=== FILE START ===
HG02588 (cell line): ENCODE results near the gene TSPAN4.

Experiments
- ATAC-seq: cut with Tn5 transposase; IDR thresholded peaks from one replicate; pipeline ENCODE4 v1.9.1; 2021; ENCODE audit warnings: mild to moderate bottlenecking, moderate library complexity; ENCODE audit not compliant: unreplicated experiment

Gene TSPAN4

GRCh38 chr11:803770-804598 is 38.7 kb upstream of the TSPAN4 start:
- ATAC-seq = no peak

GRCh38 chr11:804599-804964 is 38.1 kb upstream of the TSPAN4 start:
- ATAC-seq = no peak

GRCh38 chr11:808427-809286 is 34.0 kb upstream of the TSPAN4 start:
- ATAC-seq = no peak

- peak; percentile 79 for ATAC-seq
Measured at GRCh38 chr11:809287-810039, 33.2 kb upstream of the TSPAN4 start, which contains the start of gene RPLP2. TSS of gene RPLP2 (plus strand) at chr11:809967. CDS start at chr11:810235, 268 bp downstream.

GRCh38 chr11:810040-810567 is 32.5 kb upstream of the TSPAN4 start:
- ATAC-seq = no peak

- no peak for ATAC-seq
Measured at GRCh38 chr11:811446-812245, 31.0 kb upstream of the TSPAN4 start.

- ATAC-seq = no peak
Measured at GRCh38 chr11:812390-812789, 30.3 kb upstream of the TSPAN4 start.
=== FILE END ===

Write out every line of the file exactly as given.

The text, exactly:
HG02588 (cell line): ENCODE results near the gene TSPAN4.

Experiments
- ATAC-seq: cut with Tn5 transposase; IDR thresholded peaks from one replicate; pipeline ENCODE4 v1.9.1; 2021; ENCODE audit warnings: mild to moderate bottlenecking, moderate library complexity; ENCODE audit not compliant: unreplicated experiment

Gene TSPAN4

GRCh38 chr11:803770-804598 is 38.7 kb upstream of the TSPAN4 start:
- ATAC-seq = no peak

GRCh38 chr11:804599-804964 is 38.1 kb upstream of the TSPAN4 start:
- ATAC-seq = no peak

GRCh38 chr11:808427-809286 is 34.0 kb upstream of the TSPAN4 start:
- ATAC-seq = no peak

- peak; percentile 79 for ATAC-seq
Measured at GRCh38 chr11:809287-810039, 33.2 kb upstream of the TSPAN4 start, which contains the start of gene RPLP2. TSS of gene RPLP2 (plus strand) at chr11:809967. CDS start at chr11:810235, 268 bp downstream.

GRCh38 chr11:810040-810567 is 32.5 kb upstream of the TSPAN4 start:
- ATAC-seq = no peak

- no peak for ATAC-seq
Measured at GRCh38 chr11:811446-812245, 31.0 kb upstream of the TSPAN4 start.

- ATAC-seq = no peak
Measured at GRCh38 chr11:812390-812789, 30.3 kb upstream of the TSPAN4 start.